Opioids And Marijuana In The Workplace: How To Manage Effects, Combat Addiction And Limit Legal Liability

Webinar: ID# 1026324
Recorded On-Demand
About This Course:
Opioid and marijuana usage is cause for concern for both safety and HR managers for many reasons. For starters marijuana is legal for medicinal purposes in 29 states, and legalized for recreational use in eight. Add to that a nationwide increase in the abuse of prescription opioids, and employers are faced with unique challenges. Making things even more complicated are OSHA regulations regarding workplace safety and drug testing policies.

Employers have questions about whether and when they can screen out applicants based on positive drug test results. Also, employers may find that drug-screening practices are deterring qualified workers with medical marijuana cards from applying for work in the first place.

In addition, drug free workplace policies and drug testing protocols should be updated to reflect that recreational use or transfer in the workplace or reporting to work under the influence of marijuana is strictly prohibited, and that de-criminalization of marijuana does not impact the enforcement of the employer’s policies.

Opioids are a powerful class of drug and usage has proven to result in debilitating addictions, and more than 70 percent of United States employers are feeling the direct impact of prescription drug misuse in their workplaces, according to a survey from the National Safety Council. According to the Centers for Disease Control and Prevention (CDC), drug overdose-related deaths are up, and six out of 10 of the fatalities involve an opioid. Since 1999, the amount of prescription opioids sold in the United States has essentially quadrupled while there has not been a change in the amount of pain being reported.

It's a tricky situation and employers need to be clear on what they can and can’t do to enforce drug-free workplace policies where medical or recreational marijuana use is permitted under state law. What steps can you take to enforce your drug-free workplace policy without violating the ADA or other state or federal law?

Join us for a comprehensive webinar on these issues and more. Tess Benham, a National Safety Council’s (NSC) expert on developing, implementing, and evaluating programs to prevent prescription drug overdose and Patricia S. Eyres, a skilled ADA attorney, will explain practical and legal steps you must take to manage the impact of the opioid epidemic and the growing legalization of medical and recreational marijuana.

You’ll learn:
  • Revealing insights from a recent NSC survey on the prevalence of opioid usage
  • New data on the costs of missed work, job turnover and excess healthcare usage by workers with a substance use disorders.
  • A tool to calculate the your company’s costs of substance use among your workforce
  • An employer’s duty to update its drug-free workplace policy in states where recreational and/or medicinal marijuana have been decriminalized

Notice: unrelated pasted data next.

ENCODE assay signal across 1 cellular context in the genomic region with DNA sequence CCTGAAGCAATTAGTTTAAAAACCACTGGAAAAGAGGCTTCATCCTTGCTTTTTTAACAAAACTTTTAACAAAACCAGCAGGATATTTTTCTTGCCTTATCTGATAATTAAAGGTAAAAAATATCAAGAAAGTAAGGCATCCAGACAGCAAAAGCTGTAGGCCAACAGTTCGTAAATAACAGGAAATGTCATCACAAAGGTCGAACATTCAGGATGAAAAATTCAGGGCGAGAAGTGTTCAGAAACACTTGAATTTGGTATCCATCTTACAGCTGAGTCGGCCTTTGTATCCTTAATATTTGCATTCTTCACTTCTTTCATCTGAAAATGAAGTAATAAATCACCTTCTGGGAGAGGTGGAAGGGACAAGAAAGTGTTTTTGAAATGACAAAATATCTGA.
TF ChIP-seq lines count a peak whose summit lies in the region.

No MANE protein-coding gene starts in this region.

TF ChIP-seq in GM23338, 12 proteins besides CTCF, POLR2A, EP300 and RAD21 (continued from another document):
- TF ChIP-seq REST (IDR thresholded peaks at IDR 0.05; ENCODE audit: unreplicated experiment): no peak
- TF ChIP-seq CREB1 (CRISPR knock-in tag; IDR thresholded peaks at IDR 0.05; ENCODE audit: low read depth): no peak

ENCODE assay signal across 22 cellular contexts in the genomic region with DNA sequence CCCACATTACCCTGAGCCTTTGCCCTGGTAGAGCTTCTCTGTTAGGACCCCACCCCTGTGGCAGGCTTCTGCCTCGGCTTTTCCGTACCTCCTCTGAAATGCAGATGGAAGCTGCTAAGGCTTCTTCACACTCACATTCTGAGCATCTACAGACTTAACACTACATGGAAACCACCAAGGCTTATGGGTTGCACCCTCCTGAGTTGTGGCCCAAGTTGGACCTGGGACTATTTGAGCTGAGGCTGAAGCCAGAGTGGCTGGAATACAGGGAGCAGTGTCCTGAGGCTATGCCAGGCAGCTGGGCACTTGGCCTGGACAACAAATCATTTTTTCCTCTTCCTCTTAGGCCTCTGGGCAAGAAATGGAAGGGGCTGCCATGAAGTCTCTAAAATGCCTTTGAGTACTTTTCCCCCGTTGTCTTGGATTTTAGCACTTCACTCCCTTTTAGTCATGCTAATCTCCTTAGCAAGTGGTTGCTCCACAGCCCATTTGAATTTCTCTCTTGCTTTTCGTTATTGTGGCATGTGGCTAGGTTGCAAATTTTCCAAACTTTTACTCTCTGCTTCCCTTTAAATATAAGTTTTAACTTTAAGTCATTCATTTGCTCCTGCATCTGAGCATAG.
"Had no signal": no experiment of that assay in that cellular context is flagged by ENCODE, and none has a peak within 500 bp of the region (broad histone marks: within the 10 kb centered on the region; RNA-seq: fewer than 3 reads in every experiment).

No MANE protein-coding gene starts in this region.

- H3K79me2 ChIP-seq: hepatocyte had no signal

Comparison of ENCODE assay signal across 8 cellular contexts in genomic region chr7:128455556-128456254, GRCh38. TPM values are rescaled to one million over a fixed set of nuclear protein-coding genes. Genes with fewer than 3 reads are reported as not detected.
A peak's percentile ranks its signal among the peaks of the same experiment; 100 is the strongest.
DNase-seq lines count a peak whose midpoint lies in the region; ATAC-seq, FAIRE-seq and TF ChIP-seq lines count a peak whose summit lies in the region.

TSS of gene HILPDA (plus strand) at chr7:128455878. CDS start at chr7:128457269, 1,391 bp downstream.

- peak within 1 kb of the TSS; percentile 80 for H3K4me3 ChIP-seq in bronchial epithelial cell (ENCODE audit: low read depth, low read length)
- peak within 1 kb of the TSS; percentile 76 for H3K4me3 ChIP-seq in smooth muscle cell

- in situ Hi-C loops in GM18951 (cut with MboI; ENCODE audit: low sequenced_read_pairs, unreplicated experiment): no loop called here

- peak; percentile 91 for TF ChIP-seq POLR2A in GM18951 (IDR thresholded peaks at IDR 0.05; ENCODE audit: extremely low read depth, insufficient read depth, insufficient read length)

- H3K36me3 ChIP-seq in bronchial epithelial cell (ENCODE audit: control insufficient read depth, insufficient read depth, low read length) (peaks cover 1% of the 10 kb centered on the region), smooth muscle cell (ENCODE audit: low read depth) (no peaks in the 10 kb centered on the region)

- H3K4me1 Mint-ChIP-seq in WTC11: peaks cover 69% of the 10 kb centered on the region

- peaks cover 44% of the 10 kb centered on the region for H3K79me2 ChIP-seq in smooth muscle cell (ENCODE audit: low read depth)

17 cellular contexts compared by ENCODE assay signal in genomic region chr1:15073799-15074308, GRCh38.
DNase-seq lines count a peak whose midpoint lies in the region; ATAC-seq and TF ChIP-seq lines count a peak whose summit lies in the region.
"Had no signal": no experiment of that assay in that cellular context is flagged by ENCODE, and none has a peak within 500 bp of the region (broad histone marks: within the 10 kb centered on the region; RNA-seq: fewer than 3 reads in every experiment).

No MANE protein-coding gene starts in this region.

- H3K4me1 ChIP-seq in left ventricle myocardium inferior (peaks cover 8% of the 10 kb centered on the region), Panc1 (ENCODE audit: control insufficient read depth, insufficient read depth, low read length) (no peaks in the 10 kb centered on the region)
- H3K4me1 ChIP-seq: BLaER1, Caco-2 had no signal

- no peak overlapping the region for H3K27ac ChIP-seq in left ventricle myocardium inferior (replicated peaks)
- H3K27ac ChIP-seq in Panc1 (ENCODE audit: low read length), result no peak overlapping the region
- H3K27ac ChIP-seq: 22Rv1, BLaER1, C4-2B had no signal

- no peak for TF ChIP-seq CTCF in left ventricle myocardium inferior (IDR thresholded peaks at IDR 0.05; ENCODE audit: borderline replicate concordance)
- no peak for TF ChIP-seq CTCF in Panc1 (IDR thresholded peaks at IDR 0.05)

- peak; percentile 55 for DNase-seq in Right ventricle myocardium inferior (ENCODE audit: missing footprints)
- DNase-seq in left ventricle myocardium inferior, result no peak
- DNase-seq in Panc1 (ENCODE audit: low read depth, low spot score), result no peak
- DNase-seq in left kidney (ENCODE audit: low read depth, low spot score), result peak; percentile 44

• The practical impact opioid usage can have worker productivity and safety, and when you have an obligation to take action under
  • OSHA’s general duty clause
  • Aligning post-incident drug testing policies with OSHA’s new rule to improve tracking of workplace injuries and illnesses
  • What to do if an employee appears impaired on the job
  • What you can and can’t do to enforce drug-free workplace policies where medical and/or recreational marijuana usage is permitted under state law
  • Strategies for improving your drug-free workplace policies—and how to align your benefits programs with such policies
  • How to handle confidentiality and electronic recordkeeping issues so you don’t spark legal liabilities for your organization
  • How to recognize a “trigger” to conduct an interactive process under the ADA when opioid dependencies or side effects may require a reasonable accommodation evaluation.
  • Why reasonable accommodations for a “disability” are not required for applicants or employees who are prescribed marijuana for medicinal purposes, but outright exclusions of medical marijuana users may still violate the ADA non-discrimination provisions
  • Steps to take to enforce your drug-use policy without violating the ADA, the FMLA, or other federal laws, such as HIPAA
  • Pointers on managing workers’ compensation claims
  • How to communicate with employees about potential drug abuse
  • When granting leave may be required as a reasonable accommodation under the ADA or the FMLA
  • Warning signs of a potential opioid addiction and what your organization can do to minimize the risk of addiction when employees are taking prescribed drugs to manage chronic or acute pain
  • Your role as a safety or HR manager in helping addicted workers
About Your Presenters:

Tess Benham
Senior Program Manager, Prescription Drug Overdose Initiatives
National Safety Council

Tess Benham has developed programs promoting safety and health in home and community settings. Ms. Benham serves a Certifier for communities seeking designation through the Safe Communities America Initiative. She is also a trained Illinois Domestic Violence and Sexual Assault Crisis Counselor.

Patricia EyresPatricia S. Eyres, Esq.
Managing Partner
Eyres Law Group, LLP

Patricia S. Eyres, Esq., the managing partner of Eyres Law Group, LLP, focuses on helping employers manage disability discrimination issues for both workers’ comp and non-occupational disabilities. As president of Litigation Management & Training Services and CEO/Publisher of Proactive Law Press, LLC, Eyres trains managers and supervisors on how to recognize risks, prevent lawsuits, and maintain defensible documentation.
Opioids And Marijuana In The Workplace: How To Manage Effects, Combat Addiction And Limit Legal Liability
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